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Saturday, May 17, 2014

Charles Gleyre

Lost Illusions, original 1843 version, Charles Gleyre
Charles Gleyre, Self-portrait, 1850s
Can you imagine being an art instructor and looking down at your class roster to find the names Claude Monet, Pierre Auguste Renoir, Alfred Sisley, Frederic Bazille, and James McNeill Whistler listed among your new students? The year was 1862 and that was the surprising discovery of Monsieur Marc Charles Gabriel Gleyre, the owner and operator of a private Paris art academy. Gleyre knew there would be trouble when four out of five of these new students (all in their early 20s) wanted to paint outdoors. And primarily, they were interested in painting landscapes. Gleyre had been a student of the famous painter, Jean Auguste Dominique Ingres, at the Ecole des Beaux Arts. He taught anatomy and classical painting. These guys were more interested in the flirting with the nude model than in painting her. Moreover, Gleyre hadn't painted a landscape in years and never in his life painted outdoors. They wanted to go on a painting field trip to the forests of Fontainebleau forgodsakes, a train ride of several hours. Gleyre informed them in no uncertain terms that if they wished to go traipsing through the woods with paint boxes, canvas, and easels in hand they'd do so without him. He had a business to run, after all.
The Bodmer Oak, Fontainebleau, 1865, Claude Monet
--not quite Gleyre's area of expertise.
Gleyre's many students.
One must have modeled in exchange for instruction.
Another has a halo.
Indications are Gleyre's four renegade future Impressionists did just that, missing classes more often than not. Only the sullen American, Whistler, took his studies seriously, by attending classes regularly (along with Gleyre's numerous other students, of course). Gleyre had taken over the private academy of Paul Delaroche several years before, in 1843, when his friend began teaching full-time at the French academy. It was an ideal situation. He could pretty much paint full-time while twice a week earning a little extra (often he charged nothing) teaching and mentoring students either without the talent, or perhaps, the money to attend the Ecole des Beaux Arts. Some of his students were brushing up their skills hoping to pass the Ecole's strenuous entrance exam. Others were hardly more than what we'd term today as hobbyists. Gleyre was a confirmed bachelor, somewhat the quiet, intellectual sort, and a precision painter almost to a fault. Although his style might suggest otherwise, technically speaking, Gleyre was not an academician. However, had he not been Swiss, not been somewhat reluctant to promote himself and his work, and more prolific in his output, he, like Delaroche, might well have become one.
The Three Farm Workers, 1835, Charles Gleyre, a watercolor from his middle-eastern trip.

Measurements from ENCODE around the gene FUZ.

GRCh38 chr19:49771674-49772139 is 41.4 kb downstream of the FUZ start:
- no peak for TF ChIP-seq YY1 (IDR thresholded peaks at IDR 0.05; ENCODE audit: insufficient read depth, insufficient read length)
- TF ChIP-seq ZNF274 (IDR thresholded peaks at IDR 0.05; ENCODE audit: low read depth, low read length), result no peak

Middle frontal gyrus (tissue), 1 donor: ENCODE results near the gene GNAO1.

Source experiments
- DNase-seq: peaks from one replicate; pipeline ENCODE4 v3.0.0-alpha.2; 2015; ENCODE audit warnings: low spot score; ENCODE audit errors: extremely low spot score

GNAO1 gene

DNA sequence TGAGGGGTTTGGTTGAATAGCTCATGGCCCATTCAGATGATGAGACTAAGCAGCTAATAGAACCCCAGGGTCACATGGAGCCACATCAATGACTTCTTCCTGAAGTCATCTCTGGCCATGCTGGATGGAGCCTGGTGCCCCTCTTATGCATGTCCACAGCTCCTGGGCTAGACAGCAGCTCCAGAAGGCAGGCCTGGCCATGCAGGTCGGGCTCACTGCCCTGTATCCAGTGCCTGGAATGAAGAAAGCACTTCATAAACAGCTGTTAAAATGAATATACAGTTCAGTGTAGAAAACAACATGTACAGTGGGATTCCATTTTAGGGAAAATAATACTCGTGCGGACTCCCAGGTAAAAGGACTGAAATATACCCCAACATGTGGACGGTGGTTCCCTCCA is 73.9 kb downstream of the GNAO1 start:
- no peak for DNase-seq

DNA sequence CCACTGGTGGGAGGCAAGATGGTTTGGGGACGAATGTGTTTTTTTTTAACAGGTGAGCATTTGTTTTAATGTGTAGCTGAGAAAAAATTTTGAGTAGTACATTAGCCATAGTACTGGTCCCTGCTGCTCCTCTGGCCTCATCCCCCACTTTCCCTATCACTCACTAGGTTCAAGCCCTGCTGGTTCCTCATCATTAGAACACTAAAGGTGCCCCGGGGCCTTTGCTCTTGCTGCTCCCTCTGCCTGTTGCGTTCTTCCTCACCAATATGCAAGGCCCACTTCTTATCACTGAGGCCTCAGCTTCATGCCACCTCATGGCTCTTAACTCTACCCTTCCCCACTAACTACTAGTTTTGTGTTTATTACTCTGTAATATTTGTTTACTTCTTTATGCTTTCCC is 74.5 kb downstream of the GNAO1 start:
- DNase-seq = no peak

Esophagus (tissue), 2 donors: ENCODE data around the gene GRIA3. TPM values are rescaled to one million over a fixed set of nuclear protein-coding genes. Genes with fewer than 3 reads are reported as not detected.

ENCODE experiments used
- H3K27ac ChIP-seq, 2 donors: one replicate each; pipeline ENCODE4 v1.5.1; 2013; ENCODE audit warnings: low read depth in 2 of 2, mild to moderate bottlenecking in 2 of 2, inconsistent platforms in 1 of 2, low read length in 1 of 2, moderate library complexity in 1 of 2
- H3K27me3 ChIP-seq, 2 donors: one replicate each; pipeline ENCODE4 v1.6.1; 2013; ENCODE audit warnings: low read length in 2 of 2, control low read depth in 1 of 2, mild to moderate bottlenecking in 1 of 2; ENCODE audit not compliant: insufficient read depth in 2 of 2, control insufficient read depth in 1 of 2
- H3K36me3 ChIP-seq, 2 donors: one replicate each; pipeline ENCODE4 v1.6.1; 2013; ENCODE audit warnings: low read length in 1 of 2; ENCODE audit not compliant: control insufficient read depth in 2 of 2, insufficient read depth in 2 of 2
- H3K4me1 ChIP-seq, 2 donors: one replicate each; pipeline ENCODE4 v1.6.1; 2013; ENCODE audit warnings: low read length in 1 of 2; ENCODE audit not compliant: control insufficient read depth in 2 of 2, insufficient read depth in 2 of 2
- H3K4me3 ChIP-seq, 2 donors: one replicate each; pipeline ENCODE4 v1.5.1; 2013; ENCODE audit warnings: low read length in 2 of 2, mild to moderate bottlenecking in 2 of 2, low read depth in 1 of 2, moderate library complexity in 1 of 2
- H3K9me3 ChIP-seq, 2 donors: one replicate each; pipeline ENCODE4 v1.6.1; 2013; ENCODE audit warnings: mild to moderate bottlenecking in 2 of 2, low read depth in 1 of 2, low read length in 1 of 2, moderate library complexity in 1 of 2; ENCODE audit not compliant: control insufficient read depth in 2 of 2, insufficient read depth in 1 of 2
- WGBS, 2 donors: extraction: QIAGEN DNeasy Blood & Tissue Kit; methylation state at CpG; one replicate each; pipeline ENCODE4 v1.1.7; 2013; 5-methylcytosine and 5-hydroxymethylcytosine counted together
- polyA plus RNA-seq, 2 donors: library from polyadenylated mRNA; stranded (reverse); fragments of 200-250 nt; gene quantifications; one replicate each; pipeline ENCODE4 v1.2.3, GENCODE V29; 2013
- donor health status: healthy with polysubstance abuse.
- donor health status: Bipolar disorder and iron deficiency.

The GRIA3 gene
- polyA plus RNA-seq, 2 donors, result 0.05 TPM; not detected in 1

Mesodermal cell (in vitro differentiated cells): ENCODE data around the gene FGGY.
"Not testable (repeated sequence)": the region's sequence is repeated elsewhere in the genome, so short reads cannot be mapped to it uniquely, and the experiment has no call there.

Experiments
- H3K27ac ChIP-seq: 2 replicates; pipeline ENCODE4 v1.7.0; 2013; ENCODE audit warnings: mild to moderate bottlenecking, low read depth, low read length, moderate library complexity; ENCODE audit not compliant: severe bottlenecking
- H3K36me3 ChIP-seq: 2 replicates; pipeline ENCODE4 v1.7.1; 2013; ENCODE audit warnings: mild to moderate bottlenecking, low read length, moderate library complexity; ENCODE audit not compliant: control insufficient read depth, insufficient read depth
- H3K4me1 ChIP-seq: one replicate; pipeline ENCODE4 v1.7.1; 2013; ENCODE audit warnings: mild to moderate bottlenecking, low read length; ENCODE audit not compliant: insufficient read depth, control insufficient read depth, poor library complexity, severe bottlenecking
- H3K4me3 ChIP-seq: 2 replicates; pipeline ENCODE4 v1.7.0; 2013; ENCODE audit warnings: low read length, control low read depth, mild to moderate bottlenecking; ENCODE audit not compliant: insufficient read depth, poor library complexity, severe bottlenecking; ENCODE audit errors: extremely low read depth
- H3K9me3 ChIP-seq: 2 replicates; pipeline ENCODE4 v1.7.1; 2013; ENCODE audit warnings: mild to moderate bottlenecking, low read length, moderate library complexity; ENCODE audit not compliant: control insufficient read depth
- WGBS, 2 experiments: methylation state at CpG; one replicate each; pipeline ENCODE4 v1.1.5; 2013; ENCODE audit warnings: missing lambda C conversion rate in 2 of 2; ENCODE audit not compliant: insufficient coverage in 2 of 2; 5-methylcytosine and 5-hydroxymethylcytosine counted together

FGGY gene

Born in 1806 and orphaned at the age on nine, Charles Gleyre was raised in Lyon by an uncle. He began studying painting intensely as a teenager before taking off on something of a "field trip" of his own to Italy for a time, then for six more years wandering about Greece, Nubia, Syria, and Egypt, applying his skills and brushing up on the exotic middle-eastern culture. His time abroad was cut short by an eye infection garnered in Egypt and a persistent fever he picked up in Lebanon, forcing him to return home to recover. Six months later he moved to Paris and set up his own small studio where he began working out ideas which had been formulating in his mind during his illness. In 1840 he sent his Apocalyptic Vision of St John to the Paris Salon, which first brought him to prominence, followed in 1843 by Evening (top, later renamed Lost Illusions) It won him a second class medal. In the years to come, Gleyre occasionally entered the Salon competition, but refused to indulge in the popularity rat race that was the mainstay of the Paris art world at the time. His The Departure of the Apostles to Preach the Gospel (below), from 1845, was one of his few Salon entries following his "retirement."
Departure of the Apostles to Preach the Gospel, 1845, Charles Gleyre
Daphne and Cloe Returning
from the Mountains, 1850,
Charles Gleyre
Gleyre's Lost Illusions has taken its place as his masterpiece. He claimed it represented a vision he had once experienced while sitting on the banks of the Nile while in Egypt. The painting depicts an aging poet watching pensively as a mysterious boat carries away his youthful dreams and illusions, personified by music-making maidens and a cupid strewing flowers. Although the figures in the painting wear classical Greek attire, their vessel resembles a dahabiyeh, an Egyptian river boat. Interestingly enough, one of his students, Léon Dussart, later began a copy of Lost Illusions (bottom), which Gleyre later finished over the course of two years for the wealthy American art collector, William T. Walters. It's interesting to compare the two versions, separated by some twenty years. Although there are a few portraits in amongst Gleyre's work, his paintings, taken as a whole, would be best categorized as Romantic Classicism. Intermixed with the mythological are religious works with a generous seasoning of refined eroticism (left). Gleyre died suddenly in 1874 at the age of 68, leaving behind several unfinished works, not surprising in that, ever the perfectionist, he often painted intermittently on the same painting for several years. Today, we would consider Gleyre something of a "laid back" aesthetic nerd, certainly not the ideal painting instructor for the likes, of Monet, Sisley, Bazille or Renoir.

Lost Illusions, 1865 version, Charles Gleyre

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